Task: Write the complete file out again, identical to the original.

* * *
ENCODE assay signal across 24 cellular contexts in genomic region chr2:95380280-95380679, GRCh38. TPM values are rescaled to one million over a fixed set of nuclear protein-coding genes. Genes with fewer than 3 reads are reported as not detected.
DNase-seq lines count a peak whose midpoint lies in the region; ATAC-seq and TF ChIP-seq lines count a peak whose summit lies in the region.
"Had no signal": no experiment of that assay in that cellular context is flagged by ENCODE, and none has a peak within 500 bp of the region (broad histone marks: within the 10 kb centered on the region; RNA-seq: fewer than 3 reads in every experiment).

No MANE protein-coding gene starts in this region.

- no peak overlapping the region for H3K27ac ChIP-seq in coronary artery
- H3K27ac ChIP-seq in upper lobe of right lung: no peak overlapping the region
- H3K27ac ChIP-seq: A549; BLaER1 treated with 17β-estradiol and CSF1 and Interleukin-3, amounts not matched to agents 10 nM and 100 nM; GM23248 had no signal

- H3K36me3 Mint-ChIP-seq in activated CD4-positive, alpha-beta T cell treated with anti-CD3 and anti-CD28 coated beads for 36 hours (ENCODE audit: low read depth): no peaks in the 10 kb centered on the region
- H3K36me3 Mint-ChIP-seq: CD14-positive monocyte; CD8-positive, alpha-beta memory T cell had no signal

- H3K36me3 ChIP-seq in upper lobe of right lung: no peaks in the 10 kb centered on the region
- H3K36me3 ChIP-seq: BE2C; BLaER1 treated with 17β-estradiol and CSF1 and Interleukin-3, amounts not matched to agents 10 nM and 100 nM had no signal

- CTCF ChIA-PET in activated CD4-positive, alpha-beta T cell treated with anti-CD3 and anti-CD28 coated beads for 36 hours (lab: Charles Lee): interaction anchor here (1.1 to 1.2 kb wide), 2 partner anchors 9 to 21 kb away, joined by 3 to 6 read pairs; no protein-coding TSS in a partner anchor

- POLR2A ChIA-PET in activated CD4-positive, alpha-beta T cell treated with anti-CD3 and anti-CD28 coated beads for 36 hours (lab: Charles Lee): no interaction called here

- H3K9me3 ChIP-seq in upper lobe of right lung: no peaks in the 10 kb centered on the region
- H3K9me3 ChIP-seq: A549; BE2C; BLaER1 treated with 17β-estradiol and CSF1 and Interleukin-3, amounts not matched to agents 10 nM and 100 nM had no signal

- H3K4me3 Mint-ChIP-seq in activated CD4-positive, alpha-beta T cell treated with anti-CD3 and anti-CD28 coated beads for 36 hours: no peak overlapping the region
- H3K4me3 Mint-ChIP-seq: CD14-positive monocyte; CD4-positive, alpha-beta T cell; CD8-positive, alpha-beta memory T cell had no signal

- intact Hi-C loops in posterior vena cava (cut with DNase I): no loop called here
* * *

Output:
ENCODE assay signal across 24 cellular contexts in genomic region chr2:95380280-95380679, GRCh38. TPM values are rescaled to one million over a fixed set of nuclear protein-coding genes. Genes with fewer than 3 reads are reported as not detected.
DNase-seq lines count a peak whose midpoint lies in the region; ATAC-seq and TF ChIP-seq lines count a peak whose summit lies in the region.
"Had no signal": no experiment of that assay in that cellular context is flagged by ENCODE, and none has a peak within 500 bp of the region (broad histone marks: within the 10 kb centered on the region; RNA-seq: fewer than 3 reads in every experiment).

No MANE protein-coding gene starts in this region.

- no peak overlapping the region for H3K27ac ChIP-seq in coronary artery
- H3K27ac ChIP-seq in upper lobe of right lung: no peak overlapping the region
- H3K27ac ChIP-seq: A549; BLaER1 treated with 17β-estradiol and CSF1 and Interleukin-3, amounts not matched to agents 10 nM and 100 nM; GM23248 had no signal

- H3K36me3 Mint-ChIP-seq in activated CD4-positive, alpha-beta T cell treated with anti-CD3 and anti-CD28 coated beads for 36 hours (ENCODE audit: low read depth): no peaks in the 10 kb centered on the region
- H3K36me3 Mint-ChIP-seq: CD14-positive monocyte; CD8-positive, alpha-beta memory T cell had no signal

- H3K36me3 ChIP-seq in upper lobe of right lung: no peaks in the 10 kb centered on the region
- H3K36me3 ChIP-seq: BE2C; BLaER1 treated with 17β-estradiol and CSF1 and Interleukin-3, amounts not matched to agents 10 nM and 100 nM had no signal

- CTCF ChIA-PET in activated CD4-positive, alpha-beta T cell treated with anti-CD3 and anti-CD28 coated beads for 36 hours (lab: Charles Lee): interaction anchor here (1.1 to 1.2 kb wide), 2 partner anchors 9 to 21 kb away, joined by 3 to 6 read pairs; no protein-coding TSS in a partner anchor

- POLR2A ChIA-PET in activated CD4-positive, alpha-beta T cell treated with anti-CD3 and anti-CD28 coated beads for 36 hours (lab: Charles Lee): no interaction called here

- H3K9me3 ChIP-seq in upper lobe of right lung: no peaks in the 10 kb centered on the region
- H3K9me3 ChIP-seq: A549; BE2C; BLaER1 treated with 17β-estradiol and CSF1 and Interleukin-3, amounts not matched to agents 10 nM and 100 nM had no signal

- H3K4me3 Mint-ChIP-seq in activated CD4-positive, alpha-beta T cell treated with anti-CD3 and anti-CD28 coated beads for 36 hours: no peak overlapping the region
- H3K4me3 Mint-ChIP-seq: CD14-positive monocyte; CD4-positive, alpha-beta T cell; CD8-positive, alpha-beta memory T cell had no signal

- intact Hi-C loops in posterior vena cava (cut with DNase I): no loop called here